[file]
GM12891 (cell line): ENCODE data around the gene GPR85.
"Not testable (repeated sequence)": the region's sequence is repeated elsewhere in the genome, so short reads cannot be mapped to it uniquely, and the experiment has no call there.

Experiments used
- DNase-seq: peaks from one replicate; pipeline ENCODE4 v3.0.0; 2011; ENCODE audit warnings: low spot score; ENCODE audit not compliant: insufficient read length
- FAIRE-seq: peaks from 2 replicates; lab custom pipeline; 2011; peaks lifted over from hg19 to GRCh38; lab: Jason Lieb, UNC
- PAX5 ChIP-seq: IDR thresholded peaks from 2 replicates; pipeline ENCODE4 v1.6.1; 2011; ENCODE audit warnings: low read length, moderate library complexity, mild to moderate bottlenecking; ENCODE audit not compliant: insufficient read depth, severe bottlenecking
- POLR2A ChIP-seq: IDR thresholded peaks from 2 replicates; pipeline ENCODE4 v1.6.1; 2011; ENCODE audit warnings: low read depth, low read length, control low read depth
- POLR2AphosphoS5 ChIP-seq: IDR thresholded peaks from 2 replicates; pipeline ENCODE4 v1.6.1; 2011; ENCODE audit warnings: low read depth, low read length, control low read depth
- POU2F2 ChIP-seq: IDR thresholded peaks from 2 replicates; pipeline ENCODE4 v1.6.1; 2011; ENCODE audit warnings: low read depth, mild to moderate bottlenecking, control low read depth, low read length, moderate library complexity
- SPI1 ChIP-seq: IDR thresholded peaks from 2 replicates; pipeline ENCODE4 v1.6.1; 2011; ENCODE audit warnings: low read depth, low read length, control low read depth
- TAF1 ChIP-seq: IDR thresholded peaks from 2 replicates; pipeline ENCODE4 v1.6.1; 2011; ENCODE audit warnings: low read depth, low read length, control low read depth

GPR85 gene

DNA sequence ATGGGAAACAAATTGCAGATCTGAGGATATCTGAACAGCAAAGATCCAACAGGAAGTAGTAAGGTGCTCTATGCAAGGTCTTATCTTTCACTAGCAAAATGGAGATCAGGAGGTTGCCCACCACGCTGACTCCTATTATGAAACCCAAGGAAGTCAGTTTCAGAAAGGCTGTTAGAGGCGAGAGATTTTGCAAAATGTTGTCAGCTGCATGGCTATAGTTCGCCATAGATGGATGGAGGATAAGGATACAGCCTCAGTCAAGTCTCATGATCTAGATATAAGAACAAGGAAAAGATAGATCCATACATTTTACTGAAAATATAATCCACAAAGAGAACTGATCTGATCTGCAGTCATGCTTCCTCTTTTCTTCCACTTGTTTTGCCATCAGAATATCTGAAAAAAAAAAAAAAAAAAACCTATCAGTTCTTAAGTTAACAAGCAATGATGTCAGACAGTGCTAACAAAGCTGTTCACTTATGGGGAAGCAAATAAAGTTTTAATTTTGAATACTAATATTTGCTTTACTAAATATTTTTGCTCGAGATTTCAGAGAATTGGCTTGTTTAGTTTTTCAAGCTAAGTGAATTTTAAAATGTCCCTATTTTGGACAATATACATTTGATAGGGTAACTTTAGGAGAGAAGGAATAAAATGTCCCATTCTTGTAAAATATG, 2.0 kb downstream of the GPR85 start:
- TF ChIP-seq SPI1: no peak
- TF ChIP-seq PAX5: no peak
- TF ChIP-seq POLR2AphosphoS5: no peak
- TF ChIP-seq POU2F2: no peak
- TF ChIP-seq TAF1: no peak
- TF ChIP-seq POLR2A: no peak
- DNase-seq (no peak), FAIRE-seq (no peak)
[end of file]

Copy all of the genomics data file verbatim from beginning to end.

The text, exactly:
GM12891 (cell line): ENCODE data around the gene GPR85.
"Not testable (repeated sequence)": the region's sequence is repeated elsewhere in the genome, so short reads cannot be mapped to it uniquely, and the experiment has no call there.

Experiments used
- DNase-seq: peaks from one replicate; pipeline ENCODE4 v3.0.0; 2011; ENCODE audit warnings: low spot score; ENCODE audit not compliant: insufficient read length
- FAIRE-seq: peaks from 2 replicates; lab custom pipeline; 2011; peaks lifted over from hg19 to GRCh38; lab: Jason Lieb, UNC
- PAX5 ChIP-seq: IDR thresholded peaks from 2 replicates; pipeline ENCODE4 v1.6.1; 2011; ENCODE audit warnings: low read length, moderate library complexity, mild to moderate bottlenecking; ENCODE audit not compliant: insufficient read depth, severe bottlenecking
- POLR2A ChIP-seq: IDR thresholded peaks from 2 replicates; pipeline ENCODE4 v1.6.1; 2011; ENCODE audit warnings: low read depth, low read length, control low read depth
- POLR2AphosphoS5 ChIP-seq: IDR thresholded peaks from 2 replicates; pipeline ENCODE4 v1.6.1; 2011; ENCODE audit warnings: low read depth, low read length, control low read depth
- POU2F2 ChIP-seq: IDR thresholded peaks from 2 replicates; pipeline ENCODE4 v1.6.1; 2011; ENCODE audit warnings: low read depth, mild to moderate bottlenecking, control low read depth, low read length, moderate library complexity
- SPI1 ChIP-seq: IDR thresholded peaks from 2 replicates; pipeline ENCODE4 v1.6.1; 2011; ENCODE audit warnings: low read depth, low read length, control low read depth
- TAF1 ChIP-seq: IDR thresholded peaks from 2 replicates; pipeline ENCODE4 v1.6.1; 2011; ENCODE audit warnings: low read depth, low read length, control low read depth

GPR85 gene

DNA sequence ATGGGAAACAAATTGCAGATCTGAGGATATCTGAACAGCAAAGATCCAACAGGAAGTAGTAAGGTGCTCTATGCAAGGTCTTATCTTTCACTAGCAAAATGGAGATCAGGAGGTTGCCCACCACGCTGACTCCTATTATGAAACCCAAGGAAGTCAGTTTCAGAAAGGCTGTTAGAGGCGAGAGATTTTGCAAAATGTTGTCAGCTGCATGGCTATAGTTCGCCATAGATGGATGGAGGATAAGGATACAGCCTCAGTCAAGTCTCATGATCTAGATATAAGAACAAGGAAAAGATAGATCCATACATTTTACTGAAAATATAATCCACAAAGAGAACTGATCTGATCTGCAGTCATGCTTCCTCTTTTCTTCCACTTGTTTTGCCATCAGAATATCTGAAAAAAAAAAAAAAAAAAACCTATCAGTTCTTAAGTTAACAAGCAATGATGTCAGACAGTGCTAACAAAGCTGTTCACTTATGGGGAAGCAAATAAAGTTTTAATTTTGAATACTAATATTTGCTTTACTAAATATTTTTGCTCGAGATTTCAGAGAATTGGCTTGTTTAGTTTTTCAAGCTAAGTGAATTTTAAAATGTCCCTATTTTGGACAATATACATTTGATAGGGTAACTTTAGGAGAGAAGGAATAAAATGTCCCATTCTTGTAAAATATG, 2.0 kb downstream of the GPR85 start:
- TF ChIP-seq SPI1: no peak
- TF ChIP-seq PAX5: no peak
- TF ChIP-seq POLR2AphosphoS5: no peak
- TF ChIP-seq POU2F2: no peak
- TF ChIP-seq TAF1: no peak
- TF ChIP-seq POLR2A: no peak
- DNase-seq (no peak), FAIRE-seq (no peak)